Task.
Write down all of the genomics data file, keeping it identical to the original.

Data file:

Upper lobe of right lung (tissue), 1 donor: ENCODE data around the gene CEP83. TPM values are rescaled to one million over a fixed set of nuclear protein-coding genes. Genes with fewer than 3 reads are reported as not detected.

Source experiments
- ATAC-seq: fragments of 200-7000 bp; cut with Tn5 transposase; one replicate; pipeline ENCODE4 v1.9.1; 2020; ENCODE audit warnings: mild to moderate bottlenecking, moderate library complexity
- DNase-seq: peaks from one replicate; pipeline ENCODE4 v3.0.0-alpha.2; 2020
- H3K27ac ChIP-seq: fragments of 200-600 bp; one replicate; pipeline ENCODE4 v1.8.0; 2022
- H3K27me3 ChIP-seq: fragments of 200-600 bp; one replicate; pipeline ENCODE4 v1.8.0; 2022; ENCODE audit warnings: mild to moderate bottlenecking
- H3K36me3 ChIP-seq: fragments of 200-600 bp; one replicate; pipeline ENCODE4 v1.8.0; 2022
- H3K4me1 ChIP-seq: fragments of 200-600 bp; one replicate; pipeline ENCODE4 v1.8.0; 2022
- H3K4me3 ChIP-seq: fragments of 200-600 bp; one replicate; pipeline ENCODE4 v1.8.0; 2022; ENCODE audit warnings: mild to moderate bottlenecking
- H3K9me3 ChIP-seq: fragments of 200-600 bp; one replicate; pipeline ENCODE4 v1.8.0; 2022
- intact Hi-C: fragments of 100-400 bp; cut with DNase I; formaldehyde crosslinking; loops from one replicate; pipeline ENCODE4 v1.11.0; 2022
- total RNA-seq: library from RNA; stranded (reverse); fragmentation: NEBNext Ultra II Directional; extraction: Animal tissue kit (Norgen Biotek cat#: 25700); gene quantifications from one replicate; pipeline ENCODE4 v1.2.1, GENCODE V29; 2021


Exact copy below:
Upper lobe of right lung (tissue), 1 donor: ENCODE data around the gene CEP83. TPM values are rescaled to one million over a fixed set of nuclear protein-coding genes. Genes with fewer than 3 reads are reported as not detected.

Source experiments
- ATAC-seq: fragments of 200-7000 bp; cut with Tn5 transposase; one replicate; pipeline ENCODE4 v1.9.1; 2020; ENCODE audit warnings: mild to moderate bottlenecking, moderate library complexity
- DNase-seq: peaks from one replicate; pipeline ENCODE4 v3.0.0-alpha.2; 2020
- H3K27ac ChIP-seq: fragments of 200-600 bp; one replicate; pipeline ENCODE4 v1.8.0; 2022
- H3K27me3 ChIP-seq: fragments of 200-600 bp; one replicate; pipeline ENCODE4 v1.8.0; 2022; ENCODE audit warnings: mild to moderate bottlenecking
- H3K36me3 ChIP-seq: fragments of 200-600 bp; one replicate; pipeline ENCODE4 v1.8.0; 2022
- H3K4me1 ChIP-seq: fragments of 200-600 bp; one replicate; pipeline ENCODE4 v1.8.0; 2022
- H3K4me3 ChIP-seq: fragments of 200-600 bp; one replicate; pipeline ENCODE4 v1.8.0; 2022; ENCODE audit warnings: mild to moderate bottlenecking
- H3K9me3 ChIP-seq: fragments of 200-600 bp; one replicate; pipeline ENCODE4 v1.8.0; 2022
- intact Hi-C: fragments of 100-400 bp; cut with DNase I; formaldehyde crosslinking; loops from one replicate; pipeline ENCODE4 v1.11.0; 2022
- total RNA-seq: library from RNA; stranded (reverse); fragmentation: NEBNext Ultra II Directional; extraction: Animal tissue kit (Norgen Biotek cat#: 25700); gene quantifications from one replicate; pipeline ENCODE4 v1.2.1, GENCODE V29; 2021